Your negative beliefs at the centre of low self-esteem are activated in circumstances where it seems your rules for living may become unusable. Once set in action a vicious circle maintaining low self-esteem is triggered.
Lack of certainty leads to negative predictions – fears about what might occur. You expect the worst and assume yourself helpless to stop it. Negative predictions cause anxiety – the normal response of the body to threat.
See Program 8: Overcoming Anxiety.
Anxious predictions also affect your behaviour – you might completely avoid the circumstances altogether; or adopt a whole range of precautions intended to make sure your worst fears are not realized; your performance might be genuinely disrupted by anxiety (e.g. stammering may ensue).
Even if you are successful your prejudice against yourself makes you disregard your successes. The final result is a sense that your negative beliefs have been made definite. This confirmation of your negative beliefs then causes self-critical thinking. Self-critical thoughts frequently result in low mood which may develop into depression or addiction.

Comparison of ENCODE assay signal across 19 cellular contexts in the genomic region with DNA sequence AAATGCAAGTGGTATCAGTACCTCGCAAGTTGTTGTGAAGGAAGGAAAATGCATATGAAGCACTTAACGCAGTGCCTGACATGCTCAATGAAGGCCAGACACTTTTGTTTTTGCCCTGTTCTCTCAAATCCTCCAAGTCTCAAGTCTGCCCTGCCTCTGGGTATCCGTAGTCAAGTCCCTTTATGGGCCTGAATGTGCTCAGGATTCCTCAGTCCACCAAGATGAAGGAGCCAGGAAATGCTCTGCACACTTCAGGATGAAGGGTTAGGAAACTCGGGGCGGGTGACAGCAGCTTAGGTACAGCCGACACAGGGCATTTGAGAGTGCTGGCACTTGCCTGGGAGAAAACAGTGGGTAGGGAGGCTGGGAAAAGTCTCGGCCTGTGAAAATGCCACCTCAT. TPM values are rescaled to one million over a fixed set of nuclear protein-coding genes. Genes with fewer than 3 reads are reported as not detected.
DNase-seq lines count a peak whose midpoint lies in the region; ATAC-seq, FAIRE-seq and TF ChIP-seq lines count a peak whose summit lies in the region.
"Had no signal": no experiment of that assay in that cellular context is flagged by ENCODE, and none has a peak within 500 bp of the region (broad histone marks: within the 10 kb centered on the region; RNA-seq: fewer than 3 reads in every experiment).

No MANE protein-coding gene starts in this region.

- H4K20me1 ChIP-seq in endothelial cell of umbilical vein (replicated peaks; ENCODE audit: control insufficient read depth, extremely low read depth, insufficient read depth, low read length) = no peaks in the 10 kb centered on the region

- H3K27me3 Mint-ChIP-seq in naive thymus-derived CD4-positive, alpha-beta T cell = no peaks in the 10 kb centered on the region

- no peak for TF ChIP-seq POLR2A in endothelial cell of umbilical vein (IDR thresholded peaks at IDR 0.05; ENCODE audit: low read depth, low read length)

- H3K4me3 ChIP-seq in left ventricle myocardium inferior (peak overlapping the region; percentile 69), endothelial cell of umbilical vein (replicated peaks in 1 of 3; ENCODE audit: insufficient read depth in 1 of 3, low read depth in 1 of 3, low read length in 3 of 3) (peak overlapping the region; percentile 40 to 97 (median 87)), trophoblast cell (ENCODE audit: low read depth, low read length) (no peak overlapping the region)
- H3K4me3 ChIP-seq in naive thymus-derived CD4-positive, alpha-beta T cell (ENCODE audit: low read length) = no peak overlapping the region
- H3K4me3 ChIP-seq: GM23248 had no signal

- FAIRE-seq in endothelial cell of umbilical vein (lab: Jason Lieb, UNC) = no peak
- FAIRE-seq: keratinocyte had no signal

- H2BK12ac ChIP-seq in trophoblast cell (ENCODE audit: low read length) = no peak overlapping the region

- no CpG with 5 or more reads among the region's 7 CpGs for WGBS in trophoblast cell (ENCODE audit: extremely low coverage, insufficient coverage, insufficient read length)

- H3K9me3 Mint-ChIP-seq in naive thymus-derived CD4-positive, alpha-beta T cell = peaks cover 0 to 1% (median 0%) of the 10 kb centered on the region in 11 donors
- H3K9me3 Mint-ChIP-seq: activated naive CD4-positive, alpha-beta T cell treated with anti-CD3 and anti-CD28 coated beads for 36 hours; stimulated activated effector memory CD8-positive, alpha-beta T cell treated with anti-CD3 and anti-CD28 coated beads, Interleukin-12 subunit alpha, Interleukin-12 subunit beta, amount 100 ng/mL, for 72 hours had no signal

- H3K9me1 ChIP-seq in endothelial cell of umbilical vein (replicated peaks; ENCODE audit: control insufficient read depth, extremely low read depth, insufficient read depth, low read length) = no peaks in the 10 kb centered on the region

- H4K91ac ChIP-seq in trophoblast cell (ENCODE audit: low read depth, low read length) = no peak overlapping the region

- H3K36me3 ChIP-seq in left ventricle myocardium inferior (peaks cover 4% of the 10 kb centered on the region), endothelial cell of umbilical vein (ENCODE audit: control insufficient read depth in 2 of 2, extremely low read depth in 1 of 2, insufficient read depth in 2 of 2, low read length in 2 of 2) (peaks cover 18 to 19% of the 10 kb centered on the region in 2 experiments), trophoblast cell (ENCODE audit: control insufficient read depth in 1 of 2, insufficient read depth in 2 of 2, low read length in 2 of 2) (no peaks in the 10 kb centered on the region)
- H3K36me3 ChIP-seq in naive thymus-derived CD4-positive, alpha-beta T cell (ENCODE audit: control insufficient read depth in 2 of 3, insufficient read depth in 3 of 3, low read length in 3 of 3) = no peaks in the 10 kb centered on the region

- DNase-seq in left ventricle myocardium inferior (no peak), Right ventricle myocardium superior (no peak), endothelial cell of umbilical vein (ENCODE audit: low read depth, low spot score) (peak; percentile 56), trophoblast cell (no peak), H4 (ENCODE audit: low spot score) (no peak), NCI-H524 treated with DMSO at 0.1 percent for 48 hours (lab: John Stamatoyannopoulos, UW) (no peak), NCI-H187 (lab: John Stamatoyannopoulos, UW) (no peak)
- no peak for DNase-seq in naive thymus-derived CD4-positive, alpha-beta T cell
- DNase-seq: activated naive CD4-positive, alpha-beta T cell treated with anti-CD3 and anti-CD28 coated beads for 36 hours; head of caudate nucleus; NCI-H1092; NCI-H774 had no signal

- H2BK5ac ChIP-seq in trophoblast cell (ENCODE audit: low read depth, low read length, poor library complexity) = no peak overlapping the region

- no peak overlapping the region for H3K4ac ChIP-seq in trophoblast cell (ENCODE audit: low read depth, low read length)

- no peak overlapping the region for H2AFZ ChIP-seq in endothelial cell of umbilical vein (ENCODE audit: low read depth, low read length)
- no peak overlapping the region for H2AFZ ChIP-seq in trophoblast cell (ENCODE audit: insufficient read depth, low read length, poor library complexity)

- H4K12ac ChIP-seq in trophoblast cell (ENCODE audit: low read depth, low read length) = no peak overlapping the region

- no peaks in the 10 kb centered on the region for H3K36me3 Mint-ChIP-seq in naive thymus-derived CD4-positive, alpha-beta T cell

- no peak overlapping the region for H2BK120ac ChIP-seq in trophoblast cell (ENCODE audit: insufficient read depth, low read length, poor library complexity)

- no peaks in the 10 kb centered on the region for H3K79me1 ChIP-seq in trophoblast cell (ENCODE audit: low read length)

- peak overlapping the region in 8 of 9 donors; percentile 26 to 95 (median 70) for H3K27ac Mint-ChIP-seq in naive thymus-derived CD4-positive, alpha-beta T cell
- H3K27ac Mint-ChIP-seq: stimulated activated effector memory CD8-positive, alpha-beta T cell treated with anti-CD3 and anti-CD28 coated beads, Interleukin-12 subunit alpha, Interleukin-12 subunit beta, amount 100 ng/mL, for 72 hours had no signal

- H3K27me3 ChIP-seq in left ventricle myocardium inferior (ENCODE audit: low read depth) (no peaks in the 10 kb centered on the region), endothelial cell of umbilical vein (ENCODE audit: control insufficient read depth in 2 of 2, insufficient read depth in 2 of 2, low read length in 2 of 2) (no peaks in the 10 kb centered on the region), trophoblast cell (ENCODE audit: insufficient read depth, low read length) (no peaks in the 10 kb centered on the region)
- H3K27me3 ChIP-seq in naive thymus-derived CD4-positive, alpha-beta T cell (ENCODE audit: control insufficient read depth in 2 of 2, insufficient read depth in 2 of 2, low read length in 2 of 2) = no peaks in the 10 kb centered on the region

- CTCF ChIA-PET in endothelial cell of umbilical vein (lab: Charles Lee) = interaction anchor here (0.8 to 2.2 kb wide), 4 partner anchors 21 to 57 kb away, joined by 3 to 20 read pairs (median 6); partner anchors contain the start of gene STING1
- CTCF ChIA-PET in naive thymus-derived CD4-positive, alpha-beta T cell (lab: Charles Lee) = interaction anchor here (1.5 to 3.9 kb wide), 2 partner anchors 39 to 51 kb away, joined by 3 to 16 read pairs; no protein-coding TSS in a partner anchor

See Program 4: Overcoming Addiction and Program 12: Overcoming Depression.
Low mood completes the circle by making sure that your negative beliefs remain activated.
Develop a good support system.
See Program 1: Coping Strategies Counselling Advice – Social Skills Training, Communication Training, Negotiation Training, Troublesome Emotions and Program 13: Overcoming Destructive Relationships.
Keep yourself healthy.
See Program 1: Coping Strategies Counselling Advice – Nutrition, Exercise, Managing Your Time and Sleep Management.
Avoid the distress of stress.
See Program 1: Coping Strategies Counselling Advice – Problem-Solving, Program 22: Overcoming Stress and Program 23: Overcoming Stress At Work.
If you are grieving:
See Program 15: Overcoming Grief And Bereavement.
For further coping strategies:
See Program 1: Coping Strategies Counselling Advice – Competitiveness and Perfectionism, Frustration, Procrastination and Persistence.
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4. Anxious Predictions